Murphy’s lack of independence is further evident at the conclusion of his letter where he suggested the establishment of collaboration with The Cho Group for ‘mutual benefits’.
Based on his TGA-approved Phase 1 Clinical Trial, would he use the therapy at his Geelong clinic?
"No, I would not," he responded hesitantly.
So, why was he in Cape Town talking about “the fantastic efficacy” of a treatment he couldn’t risk using in his country? His response was that would be the problem of those using NGPDT in South Africa and the local regulatory authorities.
We found it curious Dr Murphy was sent to Cape Town to talk to our journalist shortly after The Cho Group learned we were looking into their scheme.
Bold claims with little evidence
The Cho Group claims its photosynthesising agent (chlorin e4 sodium) moves around a patient's body through the digestive system searching for food-starved tumours.
Let’s for a moment assume that the chlorin e4 sodium has the capability of embedding itself within cancer cells only. The next stage would be activation of the trapped cancer cells through a special light dispensing bed, the NGPDT. Can the light (activated at a wavelength of between 650nm and 700nm) reach cancer cells buried inside a patient? The company claims that their light wavelength is strong enough to penetrate body tissues.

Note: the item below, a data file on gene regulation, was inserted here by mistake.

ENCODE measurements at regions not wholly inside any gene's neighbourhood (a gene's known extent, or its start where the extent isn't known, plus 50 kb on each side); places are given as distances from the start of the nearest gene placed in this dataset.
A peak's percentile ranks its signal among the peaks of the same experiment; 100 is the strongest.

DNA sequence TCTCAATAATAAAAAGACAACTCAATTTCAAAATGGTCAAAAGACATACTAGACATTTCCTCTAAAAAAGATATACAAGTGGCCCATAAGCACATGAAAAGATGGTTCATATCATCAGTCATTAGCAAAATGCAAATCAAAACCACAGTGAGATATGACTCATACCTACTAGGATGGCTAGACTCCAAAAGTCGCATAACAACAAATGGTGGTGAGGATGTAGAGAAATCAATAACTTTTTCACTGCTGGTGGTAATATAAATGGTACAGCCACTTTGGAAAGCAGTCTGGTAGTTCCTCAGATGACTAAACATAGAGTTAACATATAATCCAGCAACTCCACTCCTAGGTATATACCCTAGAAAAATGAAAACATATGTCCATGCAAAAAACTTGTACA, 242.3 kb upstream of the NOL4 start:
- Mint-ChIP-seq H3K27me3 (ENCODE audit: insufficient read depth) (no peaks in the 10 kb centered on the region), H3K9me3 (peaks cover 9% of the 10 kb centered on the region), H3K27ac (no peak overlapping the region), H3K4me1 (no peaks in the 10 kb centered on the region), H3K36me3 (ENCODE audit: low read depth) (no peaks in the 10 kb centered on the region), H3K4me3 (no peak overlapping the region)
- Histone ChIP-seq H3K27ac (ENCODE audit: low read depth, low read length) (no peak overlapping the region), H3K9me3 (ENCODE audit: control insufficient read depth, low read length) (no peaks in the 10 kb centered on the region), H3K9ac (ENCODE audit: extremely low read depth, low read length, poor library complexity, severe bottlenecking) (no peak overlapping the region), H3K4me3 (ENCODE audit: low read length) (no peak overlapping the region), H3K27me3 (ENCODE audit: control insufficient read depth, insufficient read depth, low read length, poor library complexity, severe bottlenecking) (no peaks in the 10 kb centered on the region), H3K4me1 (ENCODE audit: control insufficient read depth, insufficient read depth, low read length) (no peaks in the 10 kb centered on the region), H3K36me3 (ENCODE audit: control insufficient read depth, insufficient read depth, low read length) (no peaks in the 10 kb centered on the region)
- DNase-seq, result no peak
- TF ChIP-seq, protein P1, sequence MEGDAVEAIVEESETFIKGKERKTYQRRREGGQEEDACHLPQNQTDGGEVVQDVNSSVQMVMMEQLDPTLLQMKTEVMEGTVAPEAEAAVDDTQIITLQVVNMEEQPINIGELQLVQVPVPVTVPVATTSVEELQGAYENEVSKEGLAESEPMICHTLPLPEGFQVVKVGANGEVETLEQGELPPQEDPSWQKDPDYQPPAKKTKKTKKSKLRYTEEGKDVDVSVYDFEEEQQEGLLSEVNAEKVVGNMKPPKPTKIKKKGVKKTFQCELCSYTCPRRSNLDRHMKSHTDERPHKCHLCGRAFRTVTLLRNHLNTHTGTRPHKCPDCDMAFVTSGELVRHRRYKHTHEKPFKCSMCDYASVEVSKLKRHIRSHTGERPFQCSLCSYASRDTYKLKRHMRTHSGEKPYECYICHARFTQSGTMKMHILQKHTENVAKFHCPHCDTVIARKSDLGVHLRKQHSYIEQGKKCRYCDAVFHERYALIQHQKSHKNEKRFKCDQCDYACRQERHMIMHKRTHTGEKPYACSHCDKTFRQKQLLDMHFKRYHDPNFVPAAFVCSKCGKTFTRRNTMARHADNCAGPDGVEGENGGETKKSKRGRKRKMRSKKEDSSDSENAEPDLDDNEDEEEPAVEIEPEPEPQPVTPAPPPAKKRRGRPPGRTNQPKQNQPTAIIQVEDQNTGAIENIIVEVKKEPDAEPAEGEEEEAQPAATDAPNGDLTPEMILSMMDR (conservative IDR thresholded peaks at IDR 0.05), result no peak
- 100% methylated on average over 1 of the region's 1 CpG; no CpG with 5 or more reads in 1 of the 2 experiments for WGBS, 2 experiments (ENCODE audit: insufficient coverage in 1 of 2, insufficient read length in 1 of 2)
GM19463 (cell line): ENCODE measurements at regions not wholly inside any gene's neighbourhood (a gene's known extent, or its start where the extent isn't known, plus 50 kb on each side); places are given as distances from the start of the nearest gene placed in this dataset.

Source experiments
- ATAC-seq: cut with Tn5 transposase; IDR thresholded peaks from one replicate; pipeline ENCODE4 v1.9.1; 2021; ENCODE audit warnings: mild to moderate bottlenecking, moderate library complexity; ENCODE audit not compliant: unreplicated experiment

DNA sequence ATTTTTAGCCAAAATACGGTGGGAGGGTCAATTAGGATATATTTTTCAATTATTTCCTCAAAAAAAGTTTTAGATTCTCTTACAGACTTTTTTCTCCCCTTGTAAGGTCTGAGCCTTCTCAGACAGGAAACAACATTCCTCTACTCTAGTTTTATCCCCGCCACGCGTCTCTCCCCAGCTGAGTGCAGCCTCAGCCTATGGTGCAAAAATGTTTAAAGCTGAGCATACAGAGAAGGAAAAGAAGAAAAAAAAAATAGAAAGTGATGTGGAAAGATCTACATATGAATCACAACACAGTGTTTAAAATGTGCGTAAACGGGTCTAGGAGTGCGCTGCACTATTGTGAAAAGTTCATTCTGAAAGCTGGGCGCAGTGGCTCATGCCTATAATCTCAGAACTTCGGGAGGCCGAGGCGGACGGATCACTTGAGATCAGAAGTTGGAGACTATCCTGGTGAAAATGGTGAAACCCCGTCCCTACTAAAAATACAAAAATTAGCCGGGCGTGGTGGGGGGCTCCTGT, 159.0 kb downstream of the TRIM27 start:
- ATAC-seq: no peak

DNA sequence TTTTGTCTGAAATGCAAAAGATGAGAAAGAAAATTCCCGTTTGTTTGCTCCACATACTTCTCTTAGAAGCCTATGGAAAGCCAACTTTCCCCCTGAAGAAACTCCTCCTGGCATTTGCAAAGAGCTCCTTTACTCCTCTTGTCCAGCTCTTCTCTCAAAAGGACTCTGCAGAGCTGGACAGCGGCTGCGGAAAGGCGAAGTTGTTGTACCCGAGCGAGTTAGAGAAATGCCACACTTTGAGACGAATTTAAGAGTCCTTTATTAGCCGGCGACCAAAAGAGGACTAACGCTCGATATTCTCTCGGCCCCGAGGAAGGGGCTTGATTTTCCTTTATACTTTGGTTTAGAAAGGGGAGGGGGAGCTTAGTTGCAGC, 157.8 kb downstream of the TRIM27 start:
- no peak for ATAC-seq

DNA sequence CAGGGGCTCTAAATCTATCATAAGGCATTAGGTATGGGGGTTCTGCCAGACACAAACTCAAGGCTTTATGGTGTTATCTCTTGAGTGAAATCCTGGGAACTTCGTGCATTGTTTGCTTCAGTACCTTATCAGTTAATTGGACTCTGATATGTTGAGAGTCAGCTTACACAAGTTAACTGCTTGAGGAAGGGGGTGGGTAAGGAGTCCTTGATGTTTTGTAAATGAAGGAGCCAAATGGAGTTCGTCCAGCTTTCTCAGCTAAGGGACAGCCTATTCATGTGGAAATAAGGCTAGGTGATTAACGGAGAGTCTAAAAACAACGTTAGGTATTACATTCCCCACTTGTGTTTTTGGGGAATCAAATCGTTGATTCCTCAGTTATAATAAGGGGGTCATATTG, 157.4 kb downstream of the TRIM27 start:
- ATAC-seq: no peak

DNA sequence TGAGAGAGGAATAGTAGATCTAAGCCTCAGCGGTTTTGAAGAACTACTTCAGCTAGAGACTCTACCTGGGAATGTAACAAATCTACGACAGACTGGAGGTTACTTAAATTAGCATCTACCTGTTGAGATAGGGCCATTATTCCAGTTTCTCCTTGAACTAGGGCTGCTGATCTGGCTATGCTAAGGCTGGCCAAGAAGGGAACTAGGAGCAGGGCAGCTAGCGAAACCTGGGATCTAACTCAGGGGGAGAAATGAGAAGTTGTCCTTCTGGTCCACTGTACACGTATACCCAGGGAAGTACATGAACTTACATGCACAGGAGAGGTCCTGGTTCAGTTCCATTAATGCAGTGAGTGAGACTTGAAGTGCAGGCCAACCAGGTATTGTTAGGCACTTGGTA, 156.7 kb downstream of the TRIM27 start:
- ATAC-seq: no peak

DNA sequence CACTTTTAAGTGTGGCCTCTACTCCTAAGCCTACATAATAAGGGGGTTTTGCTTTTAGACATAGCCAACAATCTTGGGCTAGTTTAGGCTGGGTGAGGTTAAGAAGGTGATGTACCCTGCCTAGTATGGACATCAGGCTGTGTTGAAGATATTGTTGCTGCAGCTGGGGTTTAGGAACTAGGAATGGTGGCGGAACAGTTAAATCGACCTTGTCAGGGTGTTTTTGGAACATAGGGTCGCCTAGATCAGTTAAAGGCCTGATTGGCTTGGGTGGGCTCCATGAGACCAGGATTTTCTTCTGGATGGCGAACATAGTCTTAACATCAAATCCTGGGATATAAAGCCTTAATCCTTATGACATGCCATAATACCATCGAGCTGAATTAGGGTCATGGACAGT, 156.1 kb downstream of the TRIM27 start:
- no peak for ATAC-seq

uSpiked Investigative Team asked several medical physicists to review the company's efficacy claims. Their conclusion: There’s no credible data to support the claims and that it isn’t worth wasting precious academic time on.
Assuming further that the light shone on the surface of human skin would reach the tumours buried inside, there is another basic fact of photosynthesis that has been ignored. The science that enables plants to make their food while feeding the planet with oxygen during the day has another by-product, carbohydrate. This is sugar, which is claimed by some studies to be bad for cancer cells. What are the chances that the carbohydrate by-product from the therapy could lead to an enhanced growth of cancer cells?